As you’ve seen, the only way that you’d reach sanctuary and qualify for an active-duty pension would be for BUPERS to approve another mobilization. You’d have to find a medical command (or a Marine general) who would request you by name and receive BUPERS approval. The process is described in OPNAVINST 1001.27. It’s possible that you could get assigned to the Navy’s latest medical mission, but personally I think it’s unlikely.

      When I say “personally”, I’m referring to my spouse. Over a decade ago she was in the same situation as you. Although her commands could not persuade BUPERS to mobilize her in sanctuary, she continued to earn Reserve good years (for over seven years) and she earned her Reserve retirement. She did not get a sanctuary retirement, but her Reserve pension starts at age 60.

      You can continue to drill as a Reservist until you reach high-year tenure. Although the Navy will limit your active duty, you can still complete orders for training. OPNAVINST 1001.27 authorizes drill weekends and annual training as well as up to 29 days of ADT per fiscal year. This allows you to continue earning good years until you either reach high-year tenure or Reserve retirement eligibility.

      Before you apply for Reserve retirement (“retired awaiting pay” or “gray area” status), review your records to make sure that you’ll have at least 20 good years. If you want to continue to earn points, then talk to your support center to figure out what types of duty you can accomplish. Even if you have to stop drilling for pay, you could still complete some correspondence courses or other duties for points that will help boost your pension.

      You can find the latest version of OPNAVINST 1001.27 at this site:
      http://doni.daps.dla.mil/allinstructions.aspx

      Thanks again for your comment, and please keep me posted. If you have more questions then you can e-mail the details to me at NordsNords at Gmail, and we’ll figure out the options.

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  5. Reply
    Sanctuary and military mobilization September 20, 2013 at 5:43 PM

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  7. Reply
    Cindy June 11, 2013 at 5:54 AM

    My husband was promoted after Sanctuary orders issued, but prior to his recent deployment. We were completely unaware of the “promotion during active duty in sanctuary” rule that cancels his retirement orders and allows him to stay on active duty for TIG. HRC has NOT cancelled his retirement orders and in fact, told him last week he had to submit a TIG waiver request. He was told sanctuary orders COULD NOT be extended, however, he didn’t tell them he was recently promoted — would that make a difference? No one at the G1 Pentagon has notified him, nor were his promotion orders modified to cancel his retirement. His DIEMS is May 1987, his Sanctuary orders were issued Sep 2012, he was promoted to 06 Dec 2012, and orders end May 2014. Can you please clarify or point me to the reg regarding the “promotion during active duty in sanctuary” rule? Thank you for your help. P.S. The information on calculating his pay was VERY helpful and good news, because we thought the annuity calculation would be based on 20 AFS period, and NOT consider his longevity which will be close to 26 years. So that was VERY good news if I am reading that correctly!!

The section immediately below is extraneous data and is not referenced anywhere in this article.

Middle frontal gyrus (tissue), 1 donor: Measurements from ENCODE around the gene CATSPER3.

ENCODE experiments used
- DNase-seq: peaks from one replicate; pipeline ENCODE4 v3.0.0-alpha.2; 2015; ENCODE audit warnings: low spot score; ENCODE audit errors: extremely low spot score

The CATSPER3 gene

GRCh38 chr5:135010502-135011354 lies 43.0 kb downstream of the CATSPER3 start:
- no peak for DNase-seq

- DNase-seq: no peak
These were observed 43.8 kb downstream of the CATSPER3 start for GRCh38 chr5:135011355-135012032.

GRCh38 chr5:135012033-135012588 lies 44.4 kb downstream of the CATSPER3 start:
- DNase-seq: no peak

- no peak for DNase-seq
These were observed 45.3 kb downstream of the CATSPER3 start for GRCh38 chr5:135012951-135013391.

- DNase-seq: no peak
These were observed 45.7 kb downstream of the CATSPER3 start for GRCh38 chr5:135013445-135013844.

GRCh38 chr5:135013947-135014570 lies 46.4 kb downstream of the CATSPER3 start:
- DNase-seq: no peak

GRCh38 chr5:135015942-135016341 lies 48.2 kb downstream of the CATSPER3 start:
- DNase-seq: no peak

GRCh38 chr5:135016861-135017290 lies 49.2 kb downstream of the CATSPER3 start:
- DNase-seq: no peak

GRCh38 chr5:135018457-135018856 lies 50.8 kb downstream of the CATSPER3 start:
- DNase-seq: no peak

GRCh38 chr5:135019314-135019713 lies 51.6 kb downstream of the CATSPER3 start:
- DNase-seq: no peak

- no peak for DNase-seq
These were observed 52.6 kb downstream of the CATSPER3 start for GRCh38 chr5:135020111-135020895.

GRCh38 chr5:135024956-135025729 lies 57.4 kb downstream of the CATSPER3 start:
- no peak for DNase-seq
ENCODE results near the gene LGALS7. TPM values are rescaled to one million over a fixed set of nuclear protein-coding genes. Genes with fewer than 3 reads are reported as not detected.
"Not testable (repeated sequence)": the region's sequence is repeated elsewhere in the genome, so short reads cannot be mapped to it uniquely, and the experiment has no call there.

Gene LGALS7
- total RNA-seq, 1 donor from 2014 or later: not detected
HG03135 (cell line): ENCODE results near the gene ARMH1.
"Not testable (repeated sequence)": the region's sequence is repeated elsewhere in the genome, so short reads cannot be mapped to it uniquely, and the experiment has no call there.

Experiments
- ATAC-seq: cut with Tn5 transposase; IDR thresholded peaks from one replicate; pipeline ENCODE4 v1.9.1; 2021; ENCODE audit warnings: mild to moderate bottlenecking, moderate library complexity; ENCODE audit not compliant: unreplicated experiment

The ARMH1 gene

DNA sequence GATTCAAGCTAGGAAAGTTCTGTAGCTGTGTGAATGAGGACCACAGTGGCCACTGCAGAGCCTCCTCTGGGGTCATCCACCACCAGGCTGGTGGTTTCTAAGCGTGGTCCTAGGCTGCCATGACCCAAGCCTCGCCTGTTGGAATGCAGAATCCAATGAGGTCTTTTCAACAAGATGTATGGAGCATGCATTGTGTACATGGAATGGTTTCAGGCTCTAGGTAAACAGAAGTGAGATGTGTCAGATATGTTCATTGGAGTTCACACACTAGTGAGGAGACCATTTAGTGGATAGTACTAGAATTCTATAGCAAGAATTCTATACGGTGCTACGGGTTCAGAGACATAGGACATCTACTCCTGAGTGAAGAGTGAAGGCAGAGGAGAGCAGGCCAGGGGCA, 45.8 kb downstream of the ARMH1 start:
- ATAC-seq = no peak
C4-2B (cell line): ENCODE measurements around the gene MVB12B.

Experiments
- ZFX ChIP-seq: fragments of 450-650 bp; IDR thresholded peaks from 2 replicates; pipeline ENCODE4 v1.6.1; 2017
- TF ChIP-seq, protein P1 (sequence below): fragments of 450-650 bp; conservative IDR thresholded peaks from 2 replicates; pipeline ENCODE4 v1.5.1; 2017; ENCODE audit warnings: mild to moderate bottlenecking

• Reply
      Doug Nordman June 12, 2013 at 5:56 AM

      Great questions, Cindy, thanks! Please check your e-mail (and maybe your spam filter) for my long response. Let me know if that covers it or raises more questions.

      I’m going to put up a separate blog post on this in a few days, and I’ll also link that to here for the rest of the readers.

  8. Reply
    Clif Purkiser March 16, 2013 at 1:14 AM

    I am impressed by your knowledge Nords, but honestly I think I would have had an easier time understanding, a reactor start up sequence :).

    • Reply
      Doug Nordman March 16, 2013 at 5:15 AM

      Thanks, Clif!

      The reactor start up procedure takes less time to learn, too…

  9. Reply
    Doug Nordman March 15, 2013 at 6:14 AM

    Thanks, Kate! I try to stick to the topics where I actually know more than the average reader, and sanctuary is a little-known program.

    In this case it’s personal experience. (You’ll notice I’m begging for links on the Army & Air Force sanctuary regs.) My spouse was subject to sanctuary monitoring during her Navy Reserve career (2001-2008) when she drilled at PACOM. PACOM mobilizes a lot of senior Reservists who are close to 18 years of service (6480 points) and the subject came up several times a year. She still has her (very thick) XO correspondence file, which got me started. I also spent a couple of hours last year plowing through Title 10 USC looking for changes to sanctuary case law, because now I can make the time to do things like that.